What is the Rowlatt Act?
The basic facts about the act and its significance are given below:
- Rowlatt Act is Officially known as the Anarchical and Revolutionary Crimes Act, 1919.
- Passed in March 1919 by the Imperial Legislative Council.
- Rowlatt Act authorised the British government to arrest anybody suspected of terrorist activities.
- It also authorised the government to detain such people arrested for up to 2 years without trial.
- It empowered the police to search for a place without a warrant.
- It also placed severe restrictions on the freedom of the press.
- The act was passed as per recommendations of the Rowlatt Committee chaired by a judge, Sir Sidney Rowlatt, after whom the act is named.
- The act was widely condemned by Indian leaders and the public. The bills came to be known as ‘black bills’.
- The was passed despite unanimous opposition from the Indian members of the council, all of whom resigned in protest. These included Mohammed Ali Jinnah, Madan Mohan Malviya and Mazhar Ul Haq.
- In response to this act, a nationwide hartal was called by Gandhiji on 6th April. This was called the Rowlatt Satyagraha.
- The movement was cancelled by Gandhiji when it was marred by rioting in some provinces, particularly in Punjab where the situation was grim.
- The British government’s primary intention was to repress the growing nationalist movement in the country.
- The British were also afraid of a Ghadarite revolution in Punjab and the rest of the country.
- Two popular Congress leaders Satya Pal and Saifuddin Kitchlew were arrested.
- The protest was very intense when the act came into effect and the army was called in Punjab to tackle the situation.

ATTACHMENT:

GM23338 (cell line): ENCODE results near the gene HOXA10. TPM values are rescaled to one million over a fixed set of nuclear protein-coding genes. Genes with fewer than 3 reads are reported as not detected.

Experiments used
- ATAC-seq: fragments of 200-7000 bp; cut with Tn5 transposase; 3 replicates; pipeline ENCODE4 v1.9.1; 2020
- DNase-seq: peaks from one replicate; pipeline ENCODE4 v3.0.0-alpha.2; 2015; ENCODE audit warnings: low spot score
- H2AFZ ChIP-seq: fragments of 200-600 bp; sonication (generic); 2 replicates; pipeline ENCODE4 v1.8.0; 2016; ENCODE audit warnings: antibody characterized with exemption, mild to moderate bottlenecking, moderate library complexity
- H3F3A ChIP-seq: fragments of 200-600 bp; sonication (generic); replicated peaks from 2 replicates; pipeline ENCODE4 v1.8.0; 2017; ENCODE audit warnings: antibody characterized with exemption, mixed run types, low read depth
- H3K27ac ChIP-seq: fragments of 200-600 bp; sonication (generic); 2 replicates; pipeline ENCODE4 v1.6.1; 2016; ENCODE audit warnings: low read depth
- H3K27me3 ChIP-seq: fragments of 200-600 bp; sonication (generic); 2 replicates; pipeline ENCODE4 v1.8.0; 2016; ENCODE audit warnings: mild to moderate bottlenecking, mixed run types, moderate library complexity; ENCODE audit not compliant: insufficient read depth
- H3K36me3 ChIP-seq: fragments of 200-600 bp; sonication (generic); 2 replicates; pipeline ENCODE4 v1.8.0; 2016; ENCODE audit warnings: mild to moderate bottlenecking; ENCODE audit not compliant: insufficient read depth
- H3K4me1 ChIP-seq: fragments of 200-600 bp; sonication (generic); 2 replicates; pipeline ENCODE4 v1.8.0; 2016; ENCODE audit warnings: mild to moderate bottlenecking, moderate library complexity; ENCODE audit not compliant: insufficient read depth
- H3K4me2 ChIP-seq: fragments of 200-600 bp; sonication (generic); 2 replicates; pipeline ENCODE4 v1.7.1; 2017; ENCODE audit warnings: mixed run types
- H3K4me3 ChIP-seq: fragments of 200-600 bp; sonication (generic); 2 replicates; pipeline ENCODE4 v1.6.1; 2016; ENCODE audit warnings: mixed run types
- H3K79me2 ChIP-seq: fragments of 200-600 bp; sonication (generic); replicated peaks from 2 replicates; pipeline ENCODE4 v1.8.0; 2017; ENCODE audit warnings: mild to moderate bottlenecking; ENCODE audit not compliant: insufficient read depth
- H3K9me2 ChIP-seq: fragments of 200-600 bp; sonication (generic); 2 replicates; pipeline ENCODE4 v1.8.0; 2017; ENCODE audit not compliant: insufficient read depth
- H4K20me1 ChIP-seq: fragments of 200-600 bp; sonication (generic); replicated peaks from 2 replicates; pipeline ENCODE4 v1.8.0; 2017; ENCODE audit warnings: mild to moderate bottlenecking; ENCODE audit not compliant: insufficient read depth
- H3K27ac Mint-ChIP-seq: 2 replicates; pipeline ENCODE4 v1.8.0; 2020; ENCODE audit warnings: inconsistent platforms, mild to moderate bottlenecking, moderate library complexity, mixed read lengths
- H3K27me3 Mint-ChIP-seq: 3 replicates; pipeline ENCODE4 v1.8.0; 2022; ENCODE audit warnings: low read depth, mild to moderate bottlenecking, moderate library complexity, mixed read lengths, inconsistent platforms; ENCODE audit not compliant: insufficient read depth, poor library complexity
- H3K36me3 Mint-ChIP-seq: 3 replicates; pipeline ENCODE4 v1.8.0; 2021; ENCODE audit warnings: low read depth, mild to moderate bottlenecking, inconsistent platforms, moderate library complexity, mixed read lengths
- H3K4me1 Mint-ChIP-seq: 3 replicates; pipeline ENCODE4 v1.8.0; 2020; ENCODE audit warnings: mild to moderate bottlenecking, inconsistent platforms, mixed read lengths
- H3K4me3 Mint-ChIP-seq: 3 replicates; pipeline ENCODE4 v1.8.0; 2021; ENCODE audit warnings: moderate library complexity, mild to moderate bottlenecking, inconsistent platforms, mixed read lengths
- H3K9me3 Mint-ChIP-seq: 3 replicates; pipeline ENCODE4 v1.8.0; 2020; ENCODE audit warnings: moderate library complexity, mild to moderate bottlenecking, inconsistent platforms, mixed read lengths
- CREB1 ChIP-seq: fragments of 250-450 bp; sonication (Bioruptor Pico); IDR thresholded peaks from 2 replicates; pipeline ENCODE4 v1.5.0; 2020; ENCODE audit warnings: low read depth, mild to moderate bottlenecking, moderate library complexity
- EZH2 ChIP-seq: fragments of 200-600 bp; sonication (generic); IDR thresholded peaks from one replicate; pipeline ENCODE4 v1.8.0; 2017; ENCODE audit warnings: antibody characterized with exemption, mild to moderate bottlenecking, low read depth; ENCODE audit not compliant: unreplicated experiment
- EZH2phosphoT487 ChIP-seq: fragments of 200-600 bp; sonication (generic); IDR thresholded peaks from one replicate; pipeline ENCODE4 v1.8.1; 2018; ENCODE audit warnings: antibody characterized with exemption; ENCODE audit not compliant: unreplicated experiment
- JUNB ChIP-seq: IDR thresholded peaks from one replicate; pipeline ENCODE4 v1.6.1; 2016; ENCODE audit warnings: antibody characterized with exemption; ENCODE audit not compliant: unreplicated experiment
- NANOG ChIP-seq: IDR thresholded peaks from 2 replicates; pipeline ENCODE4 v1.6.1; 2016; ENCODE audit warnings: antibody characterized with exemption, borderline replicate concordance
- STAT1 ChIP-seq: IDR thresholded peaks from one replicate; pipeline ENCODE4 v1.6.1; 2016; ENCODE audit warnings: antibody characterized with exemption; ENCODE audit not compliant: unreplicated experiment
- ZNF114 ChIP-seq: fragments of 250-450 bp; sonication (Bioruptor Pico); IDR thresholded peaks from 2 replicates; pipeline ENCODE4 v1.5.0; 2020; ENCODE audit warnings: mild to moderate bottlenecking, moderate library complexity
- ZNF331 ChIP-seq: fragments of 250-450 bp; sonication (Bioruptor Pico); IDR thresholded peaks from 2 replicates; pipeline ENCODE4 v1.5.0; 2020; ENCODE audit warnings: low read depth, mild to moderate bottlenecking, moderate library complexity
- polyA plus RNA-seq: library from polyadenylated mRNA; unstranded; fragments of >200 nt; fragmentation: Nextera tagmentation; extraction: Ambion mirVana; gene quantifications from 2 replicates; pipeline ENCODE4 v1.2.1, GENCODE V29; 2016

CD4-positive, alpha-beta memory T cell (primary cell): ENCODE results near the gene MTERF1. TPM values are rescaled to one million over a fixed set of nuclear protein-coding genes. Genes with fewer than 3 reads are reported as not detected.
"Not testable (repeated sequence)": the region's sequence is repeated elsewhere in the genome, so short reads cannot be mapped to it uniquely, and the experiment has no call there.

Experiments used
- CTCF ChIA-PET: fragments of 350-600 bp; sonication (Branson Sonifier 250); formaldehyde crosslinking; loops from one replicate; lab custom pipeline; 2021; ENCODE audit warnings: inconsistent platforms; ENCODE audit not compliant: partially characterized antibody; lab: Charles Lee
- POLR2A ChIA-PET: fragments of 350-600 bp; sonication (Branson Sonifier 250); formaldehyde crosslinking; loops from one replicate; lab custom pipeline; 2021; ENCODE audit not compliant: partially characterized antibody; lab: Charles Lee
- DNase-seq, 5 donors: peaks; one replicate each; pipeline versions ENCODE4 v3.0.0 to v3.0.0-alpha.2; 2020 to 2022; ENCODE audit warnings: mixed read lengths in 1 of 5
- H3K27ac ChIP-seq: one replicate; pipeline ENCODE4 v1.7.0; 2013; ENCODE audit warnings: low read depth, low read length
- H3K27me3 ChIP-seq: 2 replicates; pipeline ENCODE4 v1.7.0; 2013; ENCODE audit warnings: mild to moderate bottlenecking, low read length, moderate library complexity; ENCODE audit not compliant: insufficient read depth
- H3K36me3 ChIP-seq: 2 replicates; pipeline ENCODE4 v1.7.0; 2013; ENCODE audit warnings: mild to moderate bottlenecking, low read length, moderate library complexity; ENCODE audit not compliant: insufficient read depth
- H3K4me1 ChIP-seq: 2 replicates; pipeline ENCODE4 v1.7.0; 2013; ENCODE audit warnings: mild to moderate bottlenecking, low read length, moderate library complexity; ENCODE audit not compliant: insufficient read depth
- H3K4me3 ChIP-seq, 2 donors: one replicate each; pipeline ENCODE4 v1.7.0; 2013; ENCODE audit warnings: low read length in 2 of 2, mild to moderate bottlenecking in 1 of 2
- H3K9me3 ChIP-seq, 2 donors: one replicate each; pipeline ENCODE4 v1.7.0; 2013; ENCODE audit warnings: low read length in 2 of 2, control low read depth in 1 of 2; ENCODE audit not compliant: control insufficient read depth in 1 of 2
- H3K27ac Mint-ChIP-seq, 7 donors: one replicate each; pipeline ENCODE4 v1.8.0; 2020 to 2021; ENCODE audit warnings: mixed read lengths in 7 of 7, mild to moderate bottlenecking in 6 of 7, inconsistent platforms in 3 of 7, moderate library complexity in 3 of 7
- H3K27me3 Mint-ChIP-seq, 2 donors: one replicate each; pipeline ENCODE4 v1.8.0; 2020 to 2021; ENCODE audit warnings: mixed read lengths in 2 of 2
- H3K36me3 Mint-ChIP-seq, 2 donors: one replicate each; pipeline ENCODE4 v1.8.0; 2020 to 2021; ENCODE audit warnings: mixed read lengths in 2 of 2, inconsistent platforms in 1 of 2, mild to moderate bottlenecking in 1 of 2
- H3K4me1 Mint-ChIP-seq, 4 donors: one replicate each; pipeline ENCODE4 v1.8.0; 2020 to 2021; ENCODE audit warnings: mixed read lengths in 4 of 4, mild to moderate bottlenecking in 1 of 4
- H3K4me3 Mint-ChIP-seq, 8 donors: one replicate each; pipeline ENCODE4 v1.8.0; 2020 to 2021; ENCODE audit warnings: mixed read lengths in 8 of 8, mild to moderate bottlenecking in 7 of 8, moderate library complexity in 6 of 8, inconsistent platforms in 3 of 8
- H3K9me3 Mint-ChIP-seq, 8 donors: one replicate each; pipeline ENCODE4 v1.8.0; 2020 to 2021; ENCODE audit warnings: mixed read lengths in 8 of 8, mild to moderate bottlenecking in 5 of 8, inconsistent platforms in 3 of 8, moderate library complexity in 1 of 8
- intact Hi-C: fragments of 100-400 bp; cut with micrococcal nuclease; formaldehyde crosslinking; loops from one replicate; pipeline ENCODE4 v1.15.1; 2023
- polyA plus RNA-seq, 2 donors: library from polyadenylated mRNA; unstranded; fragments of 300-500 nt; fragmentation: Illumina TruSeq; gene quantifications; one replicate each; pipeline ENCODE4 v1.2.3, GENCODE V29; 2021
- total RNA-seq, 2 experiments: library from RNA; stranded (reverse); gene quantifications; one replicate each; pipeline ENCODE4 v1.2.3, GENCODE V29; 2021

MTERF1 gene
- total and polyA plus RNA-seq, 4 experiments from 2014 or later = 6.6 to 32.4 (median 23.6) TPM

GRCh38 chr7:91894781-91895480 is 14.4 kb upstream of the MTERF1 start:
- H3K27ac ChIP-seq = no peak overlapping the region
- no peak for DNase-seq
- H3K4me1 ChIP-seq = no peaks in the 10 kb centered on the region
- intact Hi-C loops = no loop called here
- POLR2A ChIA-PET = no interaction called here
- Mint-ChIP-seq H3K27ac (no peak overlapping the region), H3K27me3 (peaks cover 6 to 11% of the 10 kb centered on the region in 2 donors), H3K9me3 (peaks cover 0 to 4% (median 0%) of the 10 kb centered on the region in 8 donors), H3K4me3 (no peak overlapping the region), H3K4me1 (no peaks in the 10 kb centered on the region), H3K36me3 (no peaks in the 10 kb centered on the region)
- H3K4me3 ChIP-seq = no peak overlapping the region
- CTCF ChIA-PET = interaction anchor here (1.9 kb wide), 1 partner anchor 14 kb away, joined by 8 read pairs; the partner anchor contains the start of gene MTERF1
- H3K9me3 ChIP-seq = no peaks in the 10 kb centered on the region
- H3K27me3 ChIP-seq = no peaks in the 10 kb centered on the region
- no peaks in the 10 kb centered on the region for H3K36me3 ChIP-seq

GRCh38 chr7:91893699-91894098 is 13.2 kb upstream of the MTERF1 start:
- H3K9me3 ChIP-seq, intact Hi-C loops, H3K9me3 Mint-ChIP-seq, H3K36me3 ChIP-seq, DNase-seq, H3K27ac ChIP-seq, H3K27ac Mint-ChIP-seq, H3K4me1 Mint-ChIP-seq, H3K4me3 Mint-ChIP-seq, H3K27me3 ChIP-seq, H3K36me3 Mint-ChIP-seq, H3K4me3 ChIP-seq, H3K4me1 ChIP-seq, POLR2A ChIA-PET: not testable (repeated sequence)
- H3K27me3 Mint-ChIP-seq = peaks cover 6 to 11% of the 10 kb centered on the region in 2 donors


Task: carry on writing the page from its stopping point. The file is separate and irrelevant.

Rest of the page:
Read More:-Rowlatt Act
What is the story of the Jallianwala Bagh Massacre?
- The situation in Punjab was alarming as there were riots and protests against the Rowlatt Act.
- Punjab was put under martial law which meant that it became unlawful for more than 4 people to assemble at a place.
- The Lieutenant-Governor of Punjab at that time was Michael O’Dwyer. Lord Chelmsford was India’s Viceroy.
- On the day of the festival of Baisakhi on 13th April 1919 in Jallianwala Bagh, a public garden in Amritsar, a crowd of non-violent protestors had gathered. Also among the crowd were pilgrims who had come to celebrate Baisakhi.
- General Dyer came there with his troops and blocked the only narrow entrance to the garden.
- Then, without warning, he ordered his troops to fire at the unarmed crowd which included children as well.
- The indiscriminate firing went on for about 10 minutes until the 1650 rounds of ammunition were exhausted. This resulted in the deaths of at least 1000 people and injured more than 1500 people.
- This tragedy came as a rude shock to Indians and totally destroyed their faith in the British system of justice.
- National leaders condemned the act and Dyer unequivocally.
- However, Dyer was appreciated by many in Britain and the British in India although some people in the British government were quick to criticize it. Those who criticized his actions included Winston Churchill and former Prime Minister H.H Asquith
- The government set up the Hunter Commission to inquire into the massacre. Although the commission condemned the act by Dyer, it did not impose any disciplinary action against him.
- He was relieved of his duties in the army in 1920.
- In protest against the massacre and the British failure to give due justice to the victims, Rabindranath Tagore gave up his knighthood and Gandhiji relinquished his title ‘Kaiser-e-hind’ bestowed on him by the British for his services during the Boer War in South Africa.
- Michael O’Dwyer, the then Lieutenant-Governor of Punjab, who had approved the actions of Brigadier-General Dyer, was assassinated by Udham Singh in London in 1940 as revenge against the massacre. Udham Singh is believed to have witnessed the massacre as a child.
Also read:-Home Rule Movement of 1916.